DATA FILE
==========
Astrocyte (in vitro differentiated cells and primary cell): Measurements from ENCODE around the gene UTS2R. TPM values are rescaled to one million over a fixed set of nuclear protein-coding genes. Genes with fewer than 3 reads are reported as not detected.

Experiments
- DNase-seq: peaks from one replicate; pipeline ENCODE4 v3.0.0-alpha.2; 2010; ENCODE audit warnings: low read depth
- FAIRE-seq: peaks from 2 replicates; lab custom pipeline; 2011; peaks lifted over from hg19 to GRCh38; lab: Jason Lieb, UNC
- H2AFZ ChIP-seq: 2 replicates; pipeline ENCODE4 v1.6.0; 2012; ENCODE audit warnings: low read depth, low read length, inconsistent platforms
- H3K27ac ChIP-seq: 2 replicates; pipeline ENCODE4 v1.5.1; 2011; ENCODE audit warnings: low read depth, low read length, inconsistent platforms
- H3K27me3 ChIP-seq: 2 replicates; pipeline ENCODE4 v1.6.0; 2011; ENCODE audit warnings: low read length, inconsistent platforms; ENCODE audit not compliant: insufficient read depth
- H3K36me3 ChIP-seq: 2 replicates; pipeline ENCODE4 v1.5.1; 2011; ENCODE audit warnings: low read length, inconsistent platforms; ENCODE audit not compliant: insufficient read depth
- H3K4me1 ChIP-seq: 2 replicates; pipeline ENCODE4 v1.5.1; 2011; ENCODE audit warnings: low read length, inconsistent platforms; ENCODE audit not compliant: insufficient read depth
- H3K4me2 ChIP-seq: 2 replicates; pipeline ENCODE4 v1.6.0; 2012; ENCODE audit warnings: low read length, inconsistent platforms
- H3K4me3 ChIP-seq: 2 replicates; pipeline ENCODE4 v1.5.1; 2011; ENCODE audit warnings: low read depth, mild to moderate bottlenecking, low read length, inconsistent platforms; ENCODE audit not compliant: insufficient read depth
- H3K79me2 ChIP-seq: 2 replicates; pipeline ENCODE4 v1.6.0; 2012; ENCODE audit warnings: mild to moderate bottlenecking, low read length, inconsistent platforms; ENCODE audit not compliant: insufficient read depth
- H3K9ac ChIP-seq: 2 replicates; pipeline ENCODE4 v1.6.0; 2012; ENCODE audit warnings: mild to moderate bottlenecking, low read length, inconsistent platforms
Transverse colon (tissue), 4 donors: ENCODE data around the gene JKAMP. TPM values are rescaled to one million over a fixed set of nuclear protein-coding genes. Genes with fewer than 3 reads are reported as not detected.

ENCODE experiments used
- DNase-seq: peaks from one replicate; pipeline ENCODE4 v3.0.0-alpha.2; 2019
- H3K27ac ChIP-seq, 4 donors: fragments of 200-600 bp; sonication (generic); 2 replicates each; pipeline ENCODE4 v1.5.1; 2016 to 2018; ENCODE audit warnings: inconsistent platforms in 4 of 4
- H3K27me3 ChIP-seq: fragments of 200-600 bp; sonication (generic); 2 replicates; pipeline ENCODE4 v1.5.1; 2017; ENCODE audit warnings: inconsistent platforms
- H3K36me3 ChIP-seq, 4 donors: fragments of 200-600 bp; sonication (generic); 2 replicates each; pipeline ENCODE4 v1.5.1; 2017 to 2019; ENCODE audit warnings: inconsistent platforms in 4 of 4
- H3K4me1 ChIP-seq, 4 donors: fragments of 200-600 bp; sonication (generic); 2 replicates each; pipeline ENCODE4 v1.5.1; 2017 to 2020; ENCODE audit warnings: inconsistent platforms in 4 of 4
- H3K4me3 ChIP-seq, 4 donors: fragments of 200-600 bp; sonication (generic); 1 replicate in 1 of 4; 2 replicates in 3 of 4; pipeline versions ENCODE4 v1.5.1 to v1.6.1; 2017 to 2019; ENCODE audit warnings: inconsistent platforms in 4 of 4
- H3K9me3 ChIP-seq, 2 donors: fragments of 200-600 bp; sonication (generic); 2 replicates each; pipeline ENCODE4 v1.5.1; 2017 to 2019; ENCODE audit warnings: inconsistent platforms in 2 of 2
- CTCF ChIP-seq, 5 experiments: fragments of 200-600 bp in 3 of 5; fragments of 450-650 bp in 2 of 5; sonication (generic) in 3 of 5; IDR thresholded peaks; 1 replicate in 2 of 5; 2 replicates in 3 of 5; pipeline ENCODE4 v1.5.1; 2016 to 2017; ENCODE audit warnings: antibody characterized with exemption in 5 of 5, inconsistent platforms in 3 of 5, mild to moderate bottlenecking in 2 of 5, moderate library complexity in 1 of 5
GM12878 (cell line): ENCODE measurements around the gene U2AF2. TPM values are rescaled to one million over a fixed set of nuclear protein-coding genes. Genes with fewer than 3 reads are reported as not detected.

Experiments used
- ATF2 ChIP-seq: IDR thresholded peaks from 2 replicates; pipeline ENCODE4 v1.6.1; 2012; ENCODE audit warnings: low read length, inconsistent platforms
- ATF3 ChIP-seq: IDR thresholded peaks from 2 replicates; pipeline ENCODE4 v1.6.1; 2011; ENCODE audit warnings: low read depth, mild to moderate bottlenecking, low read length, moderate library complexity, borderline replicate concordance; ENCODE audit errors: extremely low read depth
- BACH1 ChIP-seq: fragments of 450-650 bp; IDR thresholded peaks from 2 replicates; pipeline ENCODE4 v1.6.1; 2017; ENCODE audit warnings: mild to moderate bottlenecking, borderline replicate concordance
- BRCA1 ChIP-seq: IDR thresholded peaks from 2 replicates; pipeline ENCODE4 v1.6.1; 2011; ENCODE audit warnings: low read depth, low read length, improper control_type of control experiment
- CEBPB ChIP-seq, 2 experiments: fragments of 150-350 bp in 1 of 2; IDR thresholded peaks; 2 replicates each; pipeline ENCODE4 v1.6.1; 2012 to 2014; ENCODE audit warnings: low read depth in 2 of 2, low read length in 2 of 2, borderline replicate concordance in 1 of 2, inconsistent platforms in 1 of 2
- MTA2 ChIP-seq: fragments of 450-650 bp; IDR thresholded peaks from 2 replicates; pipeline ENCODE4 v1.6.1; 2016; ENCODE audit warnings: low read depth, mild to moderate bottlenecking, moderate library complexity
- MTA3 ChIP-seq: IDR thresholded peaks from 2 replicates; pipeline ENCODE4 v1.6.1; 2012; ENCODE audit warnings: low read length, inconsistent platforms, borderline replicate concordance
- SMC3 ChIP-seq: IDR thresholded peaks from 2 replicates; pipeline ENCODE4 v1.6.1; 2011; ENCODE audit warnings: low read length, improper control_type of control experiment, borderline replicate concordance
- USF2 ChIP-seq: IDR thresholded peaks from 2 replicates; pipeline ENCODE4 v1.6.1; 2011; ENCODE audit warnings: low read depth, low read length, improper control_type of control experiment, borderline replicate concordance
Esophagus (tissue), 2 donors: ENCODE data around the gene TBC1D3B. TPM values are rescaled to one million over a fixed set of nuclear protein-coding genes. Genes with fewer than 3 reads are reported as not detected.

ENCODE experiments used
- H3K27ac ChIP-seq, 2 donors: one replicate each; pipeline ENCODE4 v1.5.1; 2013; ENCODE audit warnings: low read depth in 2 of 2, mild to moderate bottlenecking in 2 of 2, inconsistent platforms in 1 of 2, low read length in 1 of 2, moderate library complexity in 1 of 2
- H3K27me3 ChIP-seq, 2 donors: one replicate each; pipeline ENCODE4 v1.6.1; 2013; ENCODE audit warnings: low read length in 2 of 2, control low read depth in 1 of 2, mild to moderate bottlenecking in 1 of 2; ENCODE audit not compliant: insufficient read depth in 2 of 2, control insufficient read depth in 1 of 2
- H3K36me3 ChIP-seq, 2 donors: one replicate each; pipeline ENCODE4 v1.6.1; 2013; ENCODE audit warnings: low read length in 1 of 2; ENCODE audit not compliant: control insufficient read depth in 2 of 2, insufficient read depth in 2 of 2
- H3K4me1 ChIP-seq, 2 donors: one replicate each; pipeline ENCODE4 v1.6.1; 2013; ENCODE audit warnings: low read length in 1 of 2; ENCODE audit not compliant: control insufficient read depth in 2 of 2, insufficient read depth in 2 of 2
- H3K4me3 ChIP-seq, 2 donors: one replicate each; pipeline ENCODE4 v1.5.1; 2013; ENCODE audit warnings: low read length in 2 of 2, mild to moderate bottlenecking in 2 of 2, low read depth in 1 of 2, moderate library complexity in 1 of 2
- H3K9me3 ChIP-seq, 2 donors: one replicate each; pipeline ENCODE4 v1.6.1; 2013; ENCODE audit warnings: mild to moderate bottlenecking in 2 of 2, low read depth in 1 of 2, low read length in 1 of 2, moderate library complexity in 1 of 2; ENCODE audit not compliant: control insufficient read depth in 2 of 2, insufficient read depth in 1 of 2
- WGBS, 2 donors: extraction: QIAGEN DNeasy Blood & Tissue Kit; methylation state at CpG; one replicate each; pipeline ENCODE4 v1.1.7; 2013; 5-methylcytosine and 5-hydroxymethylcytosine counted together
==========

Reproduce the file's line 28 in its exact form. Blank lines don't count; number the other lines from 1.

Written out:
- BACH1 ChIP-seq: fragments of 450-650 bp; IDR thresholded peaks from 2 replicates; pipeline ENCODE4 v1.6.1; 2017; ENCODE audit warnings: mild to moderate bottlenecking, borderline replicate concordance